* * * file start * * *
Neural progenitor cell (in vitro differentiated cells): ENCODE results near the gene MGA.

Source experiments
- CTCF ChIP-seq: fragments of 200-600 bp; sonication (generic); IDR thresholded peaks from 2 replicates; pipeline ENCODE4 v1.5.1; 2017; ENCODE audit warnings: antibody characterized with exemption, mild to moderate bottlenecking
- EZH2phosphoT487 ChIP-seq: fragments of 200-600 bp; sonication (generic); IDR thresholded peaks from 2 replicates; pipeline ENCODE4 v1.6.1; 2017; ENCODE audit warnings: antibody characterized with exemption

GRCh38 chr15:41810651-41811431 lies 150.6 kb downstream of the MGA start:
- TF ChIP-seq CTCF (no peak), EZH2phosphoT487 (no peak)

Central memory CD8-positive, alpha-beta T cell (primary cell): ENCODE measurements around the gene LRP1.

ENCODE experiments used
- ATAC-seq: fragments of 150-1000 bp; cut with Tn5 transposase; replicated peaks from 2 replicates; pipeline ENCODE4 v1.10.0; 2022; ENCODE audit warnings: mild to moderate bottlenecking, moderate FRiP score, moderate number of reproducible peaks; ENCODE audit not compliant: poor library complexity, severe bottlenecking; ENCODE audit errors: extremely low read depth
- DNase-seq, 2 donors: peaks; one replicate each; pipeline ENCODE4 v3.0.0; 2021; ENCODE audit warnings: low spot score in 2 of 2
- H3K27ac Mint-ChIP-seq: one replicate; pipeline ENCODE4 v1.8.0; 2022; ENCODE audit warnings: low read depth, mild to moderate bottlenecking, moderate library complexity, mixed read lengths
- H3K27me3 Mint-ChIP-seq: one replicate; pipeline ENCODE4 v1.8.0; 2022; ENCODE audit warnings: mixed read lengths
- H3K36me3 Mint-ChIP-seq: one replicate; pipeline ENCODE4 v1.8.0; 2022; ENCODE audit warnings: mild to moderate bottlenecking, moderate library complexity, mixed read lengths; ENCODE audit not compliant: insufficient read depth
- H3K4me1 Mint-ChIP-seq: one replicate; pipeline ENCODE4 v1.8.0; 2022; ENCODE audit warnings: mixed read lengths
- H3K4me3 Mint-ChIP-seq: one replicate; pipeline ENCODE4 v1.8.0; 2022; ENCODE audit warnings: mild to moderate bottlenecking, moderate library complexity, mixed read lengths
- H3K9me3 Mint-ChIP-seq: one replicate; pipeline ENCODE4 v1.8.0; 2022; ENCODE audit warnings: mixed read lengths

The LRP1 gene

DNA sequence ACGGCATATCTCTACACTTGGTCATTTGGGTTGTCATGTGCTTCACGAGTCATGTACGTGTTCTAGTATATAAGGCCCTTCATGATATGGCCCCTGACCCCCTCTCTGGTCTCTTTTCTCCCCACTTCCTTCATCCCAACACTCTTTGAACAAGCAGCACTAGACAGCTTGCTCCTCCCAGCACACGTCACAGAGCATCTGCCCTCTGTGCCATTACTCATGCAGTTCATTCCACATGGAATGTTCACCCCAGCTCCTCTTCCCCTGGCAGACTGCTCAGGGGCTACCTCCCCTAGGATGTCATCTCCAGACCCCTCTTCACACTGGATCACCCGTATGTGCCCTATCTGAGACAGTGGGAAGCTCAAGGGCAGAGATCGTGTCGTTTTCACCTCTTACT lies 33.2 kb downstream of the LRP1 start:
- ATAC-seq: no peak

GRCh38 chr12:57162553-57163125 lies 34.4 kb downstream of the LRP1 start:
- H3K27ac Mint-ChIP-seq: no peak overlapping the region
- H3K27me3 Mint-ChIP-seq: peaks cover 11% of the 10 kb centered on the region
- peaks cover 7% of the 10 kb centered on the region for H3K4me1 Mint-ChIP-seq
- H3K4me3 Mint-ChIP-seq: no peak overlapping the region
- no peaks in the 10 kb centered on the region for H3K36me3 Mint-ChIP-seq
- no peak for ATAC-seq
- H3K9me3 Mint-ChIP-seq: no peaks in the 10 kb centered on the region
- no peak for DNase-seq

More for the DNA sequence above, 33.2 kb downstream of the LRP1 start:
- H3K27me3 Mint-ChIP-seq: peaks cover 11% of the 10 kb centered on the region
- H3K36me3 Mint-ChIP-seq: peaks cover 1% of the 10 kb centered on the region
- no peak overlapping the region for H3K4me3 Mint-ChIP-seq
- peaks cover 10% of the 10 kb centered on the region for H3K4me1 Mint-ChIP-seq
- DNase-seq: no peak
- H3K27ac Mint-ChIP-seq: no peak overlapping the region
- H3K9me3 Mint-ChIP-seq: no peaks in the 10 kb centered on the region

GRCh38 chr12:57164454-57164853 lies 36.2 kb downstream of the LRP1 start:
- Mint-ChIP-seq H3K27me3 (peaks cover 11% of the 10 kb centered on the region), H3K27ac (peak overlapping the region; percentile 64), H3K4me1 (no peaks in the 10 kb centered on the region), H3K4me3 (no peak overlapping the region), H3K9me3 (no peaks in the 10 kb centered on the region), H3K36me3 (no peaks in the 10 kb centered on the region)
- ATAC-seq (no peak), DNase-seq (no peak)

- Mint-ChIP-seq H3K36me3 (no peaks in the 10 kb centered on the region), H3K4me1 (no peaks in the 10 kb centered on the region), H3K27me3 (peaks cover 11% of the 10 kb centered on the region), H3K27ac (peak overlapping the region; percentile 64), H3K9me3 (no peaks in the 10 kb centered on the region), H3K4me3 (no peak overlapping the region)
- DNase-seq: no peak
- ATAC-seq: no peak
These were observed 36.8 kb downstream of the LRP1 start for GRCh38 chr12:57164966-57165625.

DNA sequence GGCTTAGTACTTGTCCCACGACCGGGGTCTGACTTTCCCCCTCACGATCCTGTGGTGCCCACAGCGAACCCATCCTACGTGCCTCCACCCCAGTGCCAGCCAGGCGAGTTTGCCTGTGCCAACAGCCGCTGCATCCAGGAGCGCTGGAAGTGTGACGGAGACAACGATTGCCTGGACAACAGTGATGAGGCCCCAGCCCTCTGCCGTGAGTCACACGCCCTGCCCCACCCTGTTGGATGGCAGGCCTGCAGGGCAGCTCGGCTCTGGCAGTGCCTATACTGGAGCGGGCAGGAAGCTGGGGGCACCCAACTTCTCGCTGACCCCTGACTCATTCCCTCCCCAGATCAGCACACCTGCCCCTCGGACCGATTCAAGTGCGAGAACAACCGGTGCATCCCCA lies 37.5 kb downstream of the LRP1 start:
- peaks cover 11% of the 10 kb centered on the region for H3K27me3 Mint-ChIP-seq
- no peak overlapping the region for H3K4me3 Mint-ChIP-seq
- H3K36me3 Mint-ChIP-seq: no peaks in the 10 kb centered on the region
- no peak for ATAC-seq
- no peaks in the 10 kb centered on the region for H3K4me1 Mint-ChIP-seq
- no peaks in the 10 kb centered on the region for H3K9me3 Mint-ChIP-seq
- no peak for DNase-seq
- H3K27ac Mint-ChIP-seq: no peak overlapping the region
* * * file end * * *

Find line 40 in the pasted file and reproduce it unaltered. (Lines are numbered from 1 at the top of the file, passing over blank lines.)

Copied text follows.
- Mint-ChIP-seq H3K36me3 (no peaks in the 10 kb centered on the region), H3K4me1 (no peaks in the 10 kb centered on the region), H3K27me3 (peaks cover 11% of the 10 kb centered on the region), H3K27ac (peak overlapping the region; percentile 64), H3K9me3 (no peaks in the 10 kb centered on the region), H3K4me3 (no peak overlapping the region)